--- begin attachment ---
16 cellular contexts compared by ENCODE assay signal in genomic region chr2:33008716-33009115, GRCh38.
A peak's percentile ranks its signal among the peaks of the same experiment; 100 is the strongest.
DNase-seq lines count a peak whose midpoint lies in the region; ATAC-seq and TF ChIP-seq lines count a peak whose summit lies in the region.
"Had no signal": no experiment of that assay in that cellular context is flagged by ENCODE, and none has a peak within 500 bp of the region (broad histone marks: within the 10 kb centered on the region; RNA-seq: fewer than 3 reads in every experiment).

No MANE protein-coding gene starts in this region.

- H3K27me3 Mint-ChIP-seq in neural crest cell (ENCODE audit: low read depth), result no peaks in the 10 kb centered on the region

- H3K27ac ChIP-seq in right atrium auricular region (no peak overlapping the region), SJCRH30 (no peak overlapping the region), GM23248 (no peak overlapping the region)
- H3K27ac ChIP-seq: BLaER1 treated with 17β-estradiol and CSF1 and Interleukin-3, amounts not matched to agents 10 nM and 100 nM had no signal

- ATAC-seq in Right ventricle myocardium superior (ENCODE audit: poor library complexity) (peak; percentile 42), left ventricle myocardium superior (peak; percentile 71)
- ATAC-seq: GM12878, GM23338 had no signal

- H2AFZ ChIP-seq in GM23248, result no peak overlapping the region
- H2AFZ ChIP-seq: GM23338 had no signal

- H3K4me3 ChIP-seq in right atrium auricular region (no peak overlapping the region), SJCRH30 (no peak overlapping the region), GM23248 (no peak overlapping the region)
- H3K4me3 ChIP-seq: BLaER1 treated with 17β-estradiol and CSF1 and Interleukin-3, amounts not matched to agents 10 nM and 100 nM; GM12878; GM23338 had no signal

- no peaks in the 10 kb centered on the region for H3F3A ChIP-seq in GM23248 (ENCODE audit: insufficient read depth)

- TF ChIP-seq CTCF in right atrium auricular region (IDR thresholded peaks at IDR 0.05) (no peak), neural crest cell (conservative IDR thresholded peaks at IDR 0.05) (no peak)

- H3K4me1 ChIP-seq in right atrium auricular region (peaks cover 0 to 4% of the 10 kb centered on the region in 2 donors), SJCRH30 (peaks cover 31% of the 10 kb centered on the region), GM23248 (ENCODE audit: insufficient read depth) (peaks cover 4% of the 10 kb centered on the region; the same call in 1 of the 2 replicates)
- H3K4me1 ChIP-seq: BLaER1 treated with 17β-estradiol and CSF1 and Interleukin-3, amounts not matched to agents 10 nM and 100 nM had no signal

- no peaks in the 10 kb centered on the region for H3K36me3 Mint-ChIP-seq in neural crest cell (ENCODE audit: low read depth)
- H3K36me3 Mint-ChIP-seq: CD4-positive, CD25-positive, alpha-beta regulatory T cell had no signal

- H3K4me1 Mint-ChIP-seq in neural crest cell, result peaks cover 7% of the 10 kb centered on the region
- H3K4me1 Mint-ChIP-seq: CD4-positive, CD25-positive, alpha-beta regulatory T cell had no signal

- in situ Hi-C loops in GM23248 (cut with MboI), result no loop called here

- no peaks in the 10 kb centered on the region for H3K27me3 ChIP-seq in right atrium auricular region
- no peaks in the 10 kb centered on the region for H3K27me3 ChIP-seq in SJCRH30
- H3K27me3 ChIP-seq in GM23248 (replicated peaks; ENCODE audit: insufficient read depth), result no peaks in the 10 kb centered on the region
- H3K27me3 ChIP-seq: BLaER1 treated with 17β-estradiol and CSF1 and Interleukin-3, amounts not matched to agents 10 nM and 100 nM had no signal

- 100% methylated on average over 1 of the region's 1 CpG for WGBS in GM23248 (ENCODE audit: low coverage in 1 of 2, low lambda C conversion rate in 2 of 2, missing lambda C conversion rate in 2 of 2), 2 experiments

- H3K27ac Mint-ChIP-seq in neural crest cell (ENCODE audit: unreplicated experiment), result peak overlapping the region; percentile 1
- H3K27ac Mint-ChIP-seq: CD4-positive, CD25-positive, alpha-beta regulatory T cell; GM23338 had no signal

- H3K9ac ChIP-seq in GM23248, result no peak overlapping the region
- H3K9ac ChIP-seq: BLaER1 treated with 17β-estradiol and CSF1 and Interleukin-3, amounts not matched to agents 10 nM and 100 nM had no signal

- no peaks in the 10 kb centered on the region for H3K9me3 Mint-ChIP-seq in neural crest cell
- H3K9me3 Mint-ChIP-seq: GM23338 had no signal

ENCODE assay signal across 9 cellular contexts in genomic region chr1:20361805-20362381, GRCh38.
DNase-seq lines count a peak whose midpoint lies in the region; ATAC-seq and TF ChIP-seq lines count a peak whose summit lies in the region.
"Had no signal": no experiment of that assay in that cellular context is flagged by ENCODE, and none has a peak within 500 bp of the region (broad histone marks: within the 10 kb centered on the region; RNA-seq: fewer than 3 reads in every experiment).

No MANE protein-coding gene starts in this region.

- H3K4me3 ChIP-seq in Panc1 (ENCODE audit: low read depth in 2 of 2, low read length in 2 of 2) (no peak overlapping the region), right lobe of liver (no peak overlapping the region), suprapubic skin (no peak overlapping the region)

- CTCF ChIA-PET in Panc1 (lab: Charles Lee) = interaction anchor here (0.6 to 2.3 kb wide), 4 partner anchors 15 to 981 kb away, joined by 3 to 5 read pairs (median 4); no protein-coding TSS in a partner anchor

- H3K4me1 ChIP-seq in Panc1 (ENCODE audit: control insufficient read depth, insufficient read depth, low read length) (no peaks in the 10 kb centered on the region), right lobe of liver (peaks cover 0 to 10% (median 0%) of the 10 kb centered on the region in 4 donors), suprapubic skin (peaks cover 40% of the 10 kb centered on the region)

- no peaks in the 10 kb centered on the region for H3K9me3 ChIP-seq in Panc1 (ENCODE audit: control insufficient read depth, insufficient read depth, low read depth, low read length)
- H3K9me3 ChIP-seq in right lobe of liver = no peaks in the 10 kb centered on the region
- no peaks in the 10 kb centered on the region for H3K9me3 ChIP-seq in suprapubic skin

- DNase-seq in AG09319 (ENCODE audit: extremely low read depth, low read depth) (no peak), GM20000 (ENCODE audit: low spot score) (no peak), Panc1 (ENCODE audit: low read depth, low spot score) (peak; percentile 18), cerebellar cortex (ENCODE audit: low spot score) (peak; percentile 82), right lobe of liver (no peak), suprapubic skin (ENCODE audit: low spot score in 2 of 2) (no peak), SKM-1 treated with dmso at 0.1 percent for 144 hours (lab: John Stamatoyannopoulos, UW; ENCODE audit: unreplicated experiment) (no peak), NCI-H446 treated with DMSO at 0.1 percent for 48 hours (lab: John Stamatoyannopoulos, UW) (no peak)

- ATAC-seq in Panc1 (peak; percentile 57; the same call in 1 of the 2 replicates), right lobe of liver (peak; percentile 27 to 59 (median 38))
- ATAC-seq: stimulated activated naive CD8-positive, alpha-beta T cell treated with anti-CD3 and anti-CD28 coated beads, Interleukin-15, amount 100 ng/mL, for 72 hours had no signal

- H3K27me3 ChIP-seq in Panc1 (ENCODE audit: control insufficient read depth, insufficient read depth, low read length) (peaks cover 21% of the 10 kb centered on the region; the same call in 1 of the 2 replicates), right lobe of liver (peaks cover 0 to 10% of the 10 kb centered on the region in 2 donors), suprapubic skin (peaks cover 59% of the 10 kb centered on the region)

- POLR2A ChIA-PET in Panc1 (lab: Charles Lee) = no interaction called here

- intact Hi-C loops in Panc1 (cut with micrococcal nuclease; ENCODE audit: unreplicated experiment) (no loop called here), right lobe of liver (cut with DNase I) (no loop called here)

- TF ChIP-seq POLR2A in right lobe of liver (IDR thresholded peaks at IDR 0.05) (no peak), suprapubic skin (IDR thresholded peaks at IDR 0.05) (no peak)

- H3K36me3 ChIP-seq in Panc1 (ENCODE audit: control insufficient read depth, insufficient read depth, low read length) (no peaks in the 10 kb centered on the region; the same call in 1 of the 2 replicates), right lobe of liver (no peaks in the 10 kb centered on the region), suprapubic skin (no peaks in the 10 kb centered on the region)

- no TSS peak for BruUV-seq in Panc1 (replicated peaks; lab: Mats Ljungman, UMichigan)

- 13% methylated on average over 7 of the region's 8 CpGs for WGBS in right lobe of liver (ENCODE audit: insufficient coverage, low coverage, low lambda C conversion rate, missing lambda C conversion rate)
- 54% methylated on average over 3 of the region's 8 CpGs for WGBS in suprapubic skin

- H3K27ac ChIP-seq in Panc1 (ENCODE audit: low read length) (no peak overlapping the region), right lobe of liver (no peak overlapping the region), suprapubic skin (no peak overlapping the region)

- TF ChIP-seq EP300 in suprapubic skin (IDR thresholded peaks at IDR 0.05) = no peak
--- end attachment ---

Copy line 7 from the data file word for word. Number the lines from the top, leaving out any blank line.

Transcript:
- H3K27ac ChIP-seq in right atrium auricular region (no peak overlapping the region), SJCRH30 (no peak overlapping the region), GM23248 (no peak overlapping the region)